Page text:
Sitting down with master brush maker Yusui Teragauchi

Kumano produces over 10 million brushes a year, from the mass-produced to those of the highest quality which are crafted by officially recognised traditional master craftsmen known as dentou-kougei-shi, fourteen of whom are based in Kumano.

Teraguchi Yusui is one of two kougei-shi that work at Koyudo in Kumano. We meet him in his workshop located in the building where Koyudo’s calligraphy brushes are made. A native of Kumano, the soft spoken Teraguchi actually started his working life as an electrical engineer, but, at the age of 24, he was invited by his uncle and company founder, Fujimori Uematsu, to start working on brushes. Teraguchi says that he learnt in the traditional shokunin (craftsman) style, by sitting next to his boss, quietly observing everything he did and then trying to emulate it. Teragauchi worked in this way, from morning until late at night, day after day, honing his skills and gaining an intimate knowledge of his materials and tools.

It has been 39 years since his uncle set Teragauchi on this path and 11 years since he was certified as a dentou-kougei-shi. These days he focuses on specialist orders while staff on a separate floor work on their own specialized parts of the process to produce the bulk of the company’s calligraphy brushes. This division of the labor allows Kumano’s brush companies to train staff relatively quickly. It also serves to protect proprietary manufacturing methods in the event of staff moving between companies, as only a select few, like Teragauchi, have mastery of the entire process.

Teragauchi says that the creation of one of his brushes requires an incredible 98 separate steps, all which need to be perfected to create a brush worthy of a great calligraphy teacher or artist. As he talks, he shows us how he transforms flattened clumps of hair of various types and lengths into the shape of a brush head, before tying it off and sealing with a hot iron.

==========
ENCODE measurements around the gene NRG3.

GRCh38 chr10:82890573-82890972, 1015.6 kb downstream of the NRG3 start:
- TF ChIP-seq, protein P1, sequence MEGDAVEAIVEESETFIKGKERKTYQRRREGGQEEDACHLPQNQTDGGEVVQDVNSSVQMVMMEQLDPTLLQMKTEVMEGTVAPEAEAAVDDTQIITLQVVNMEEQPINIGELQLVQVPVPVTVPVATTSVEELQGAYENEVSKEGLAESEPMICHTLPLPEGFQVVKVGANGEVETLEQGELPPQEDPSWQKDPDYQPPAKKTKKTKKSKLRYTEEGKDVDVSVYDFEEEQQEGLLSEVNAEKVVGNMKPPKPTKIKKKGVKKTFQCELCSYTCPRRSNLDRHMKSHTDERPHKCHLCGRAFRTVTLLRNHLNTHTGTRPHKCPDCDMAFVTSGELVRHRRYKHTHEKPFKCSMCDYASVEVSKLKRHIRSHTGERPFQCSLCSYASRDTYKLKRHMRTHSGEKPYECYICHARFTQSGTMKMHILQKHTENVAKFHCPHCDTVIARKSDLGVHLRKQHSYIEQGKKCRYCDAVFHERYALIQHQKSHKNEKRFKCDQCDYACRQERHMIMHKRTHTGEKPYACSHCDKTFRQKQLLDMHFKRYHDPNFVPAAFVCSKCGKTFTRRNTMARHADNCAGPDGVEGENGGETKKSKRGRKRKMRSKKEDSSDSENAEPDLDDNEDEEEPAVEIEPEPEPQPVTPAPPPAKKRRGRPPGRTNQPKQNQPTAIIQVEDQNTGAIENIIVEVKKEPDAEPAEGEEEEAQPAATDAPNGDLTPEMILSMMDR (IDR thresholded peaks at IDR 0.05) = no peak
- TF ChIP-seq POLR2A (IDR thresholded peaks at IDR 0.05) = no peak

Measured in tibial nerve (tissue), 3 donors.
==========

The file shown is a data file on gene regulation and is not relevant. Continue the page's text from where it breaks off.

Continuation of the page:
Asked about the abilities needed to become a top brushmaker, Teragauchi nonchalantly says that once you learn the basics, anyone can master all the steps with practice. What makes the difference, however, is the ability to read the different kinds of hair that only comes with years of experience, he says. That, and whether you are willing to say, “That’s good enough,” or if you are driven to achieve ever better results.

Looking back, Teragauchi says he was fortunate to learn his craft when he did. Before the Japanese economic bubble burst in the early nineties, he could challenge himself to make just about any kind of brush he wished and there would always be a buyer. These days, he works to order rather than from creative inspiration. High quality raw animal hair is increasingly difficult to source and costly material and brushmakers can actually find themselves losing money, or, even worse, without a buyer at all.

Part of his role as a dentou-kougei-shi is to spread knowledge of his craft and Teragauchi takes part in workshops aimed at all ages. It is rare, however, he says, to come across people who are interested in pursuing a career in brush making. Although kougei-shi are generally well-respected, it is not a particularly lucrative trade and, he says with a sense of resignation, that there seems to be little appetite among younger generations to take this path.

As is the case with many of Kumano’s brush manufacturers, much of Koyudo’s business is in make up rather than calligraphy brushes. Teragauchi recalls a time when he spent much of his time, applying the skills and knowledge he had acquired from making calligraphy brushes to create some of the world’s softest makeup brushes. He gestures around his workshop and says proudly, without all this we wouldn’t be where we are today.


The undisputed brush capital of Japan | Master brush maker Yusui Teragauchi | Koyudo, brighter than the sun

Paul Walsh

Paul arrived in Hiroshima "for a few months" back in 1996. He is the co-founder of and loves running in the mountains.